Getting through tough times in business would be a lot less stressful (and much less exciting) in a more predictable world, one where the vagaries of employee productivity, weather, and manufacturing conditions, among countless other factors, had less impact.
The stark reality, though, is that there are an infinite number of variables at play in both the marketplace and the world at large that can impact your profits from one day to the next, regardless of what products or services you have on offer. That, of course, is in addition to things that are predictable, like the expenses on your ledger or the annual post-Christmas sales slump to which retailers have grown accustomed.
But there are ways to get through hard times, especially if you don’t give in to panic but instead base your decisions on facts and stick to the core ideals of your business. To that end, here are some of the common mistakes that companies make when things get tough, as well as some concrete – and motivational – solutions for enduring a down period and coming out stronger.
1. You Didn’t Downsize
Letting go of staff, especially if you have a small, tight-knit operation, is never easy. But if it’s a choice between making judicious cuts to your team and losing your business entirely, what choice do you really have? That said, there are best practices to follow even with something this difficult.
Start with a plan. Decide who you want to cut and why, as free from emotion as possible. Listen to what the employees in question have to say, even if they’re emotional or combative, and be sure they receive their final cheque and any other benefits still owed to them. If possible, announce all layoffs at one time to minimize the impact on office morale.
Finally, be sure that management shares in the pain of these cuts. Insulating top brass from these kinds of difficult changes is a sure way to engender resentment amongst your remaining staff. That might mean temporary pay cuts or at the very least a reduction or elimination of bonuses. Either way, frontline employees can’t be the only ones impacted by cuts.
2. You Didn’t Eliminate Debt
The old saw “it takes money to make money” is true, but at the same time crushing debt will handily crush your profit margins if left unchecked.
To reduce the stress of owing more money than you’re comfortable with, get together with your accountant to make up a new budget. Make sure you understand exactly how much you owe and what you’re generating before coming up with a budget for the rest of the year. Then you can figure out what you can pay down from month to month. Mortgages, leases, and even lines of credit are generally all negotiable, as intimidating as bankers and lenders may be. And negotiation is always preferable to your creditors than turning the debt over to a collections agency.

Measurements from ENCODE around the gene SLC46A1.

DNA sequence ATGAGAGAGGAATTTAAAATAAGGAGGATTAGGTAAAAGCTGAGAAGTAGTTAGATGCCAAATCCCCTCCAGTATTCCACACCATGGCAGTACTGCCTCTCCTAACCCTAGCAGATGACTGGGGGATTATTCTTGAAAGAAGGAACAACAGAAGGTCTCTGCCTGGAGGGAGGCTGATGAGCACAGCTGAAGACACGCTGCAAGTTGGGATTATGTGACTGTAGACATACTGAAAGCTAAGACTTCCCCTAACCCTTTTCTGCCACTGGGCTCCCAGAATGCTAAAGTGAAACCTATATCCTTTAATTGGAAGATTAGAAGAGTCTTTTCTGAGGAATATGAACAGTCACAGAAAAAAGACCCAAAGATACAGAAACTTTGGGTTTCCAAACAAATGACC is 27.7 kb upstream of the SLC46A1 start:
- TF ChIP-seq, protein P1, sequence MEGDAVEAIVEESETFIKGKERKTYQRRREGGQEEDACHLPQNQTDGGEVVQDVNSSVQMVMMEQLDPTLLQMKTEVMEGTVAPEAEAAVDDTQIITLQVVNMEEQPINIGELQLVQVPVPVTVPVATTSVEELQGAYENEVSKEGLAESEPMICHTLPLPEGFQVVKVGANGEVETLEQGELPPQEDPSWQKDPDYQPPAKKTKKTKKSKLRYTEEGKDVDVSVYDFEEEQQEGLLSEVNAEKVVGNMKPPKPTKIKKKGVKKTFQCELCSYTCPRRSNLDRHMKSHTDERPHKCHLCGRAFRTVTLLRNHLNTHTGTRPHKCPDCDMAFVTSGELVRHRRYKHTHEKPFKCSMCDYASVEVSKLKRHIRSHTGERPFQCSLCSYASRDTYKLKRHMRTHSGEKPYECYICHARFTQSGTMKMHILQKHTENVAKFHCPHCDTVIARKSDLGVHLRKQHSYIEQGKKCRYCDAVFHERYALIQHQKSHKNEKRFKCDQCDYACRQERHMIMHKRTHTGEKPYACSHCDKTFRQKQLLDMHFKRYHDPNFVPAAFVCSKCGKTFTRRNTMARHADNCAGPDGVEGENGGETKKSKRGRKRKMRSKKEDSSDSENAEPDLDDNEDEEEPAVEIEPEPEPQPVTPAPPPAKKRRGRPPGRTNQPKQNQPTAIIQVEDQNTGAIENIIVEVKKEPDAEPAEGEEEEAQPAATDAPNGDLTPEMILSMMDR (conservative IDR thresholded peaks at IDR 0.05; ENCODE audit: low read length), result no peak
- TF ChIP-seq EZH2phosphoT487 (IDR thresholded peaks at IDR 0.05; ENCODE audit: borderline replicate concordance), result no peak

3. You Didn’t Reduce Inventory
Locking up your cash in physical goods that need to be stored can be painful, especially when those goods aren’t moving. But there are simple ways to reduce the problem, starting with a reorganization of your warehouse. Making it simple to find merchandise can reduce the chances of damaging product and reduce the time it takes to pick, pack, and ship it. And always keep your fastest-moving items up front.
If possible, avoid suppliers who require Minimum Order Quantities (MOQ). No matter how tempting it may be to get 10 free widgets with every 50 you order, ultimately those are extra widgets you’ll end up paying to store – and that may not fly off the shelves.
Finally, get rid of obsolete stock. It’s taking up space that you’re paying for and could possibly be written off come tax time. Discounting stock is one idea; bundling older products with new ones is another.
4. You Lost Your Vision
Patrick Farrar, CEO of Charlottetown, P.E.I. business incubator StartUp Zone, sees too many companies – especially new ones – get spooked by marketplace challenges. Instead of sticking with the vision that made them unique in their market to begin with, they end up copying their competitors in a bid to stem early losses, leaving them perpetually behind more-established competitors.
“A lot of companies, particularly those coming into our incubator, had that hustle, that passion and that vision that differentiates them from the market,” Farrar explains. “Then they find it a little tough at the start or they go through a down patch, so they revert to what everyone else is doing because that’s the proven model. But we try to put people back on track – ‘why are you doing this?’ and ‘what’s your differentiator?’ – and get them back to that and generally stick it through.”
5. You Failed to Communicate
When times get tough, it can get even tougher to communicate with your team. Complete transparency about your company’s financial challenges may not be the most advisable path to take, but emphasizing the good, including positive future prospects, can help motivate and encourage your team through market downturns. What is not advisable, says Farrar, is fear-based silence.
“The founder will sort of hide in a corner and feel that they’ve failed, or failed others, so they go into this downward spiral,” he says. “So I feel it’s important to keep having open communication with your team.”
6. You Didn’t See the Upside
It can be difficult to see any upside in a down period when it’s happening; it just seems counterintuitive. But healthy companies entering an economic downturn can create opportunities for themselves that otherwise don’t exist in the market. Real estate, equipment, and companies themselves can often be had for a song during times of financial instability, especially if you’ve already established large credit lines during more prosperous times. Such boldness can be rewarded when markets return to greater profitability.
Sean Plummer | Contributing Writer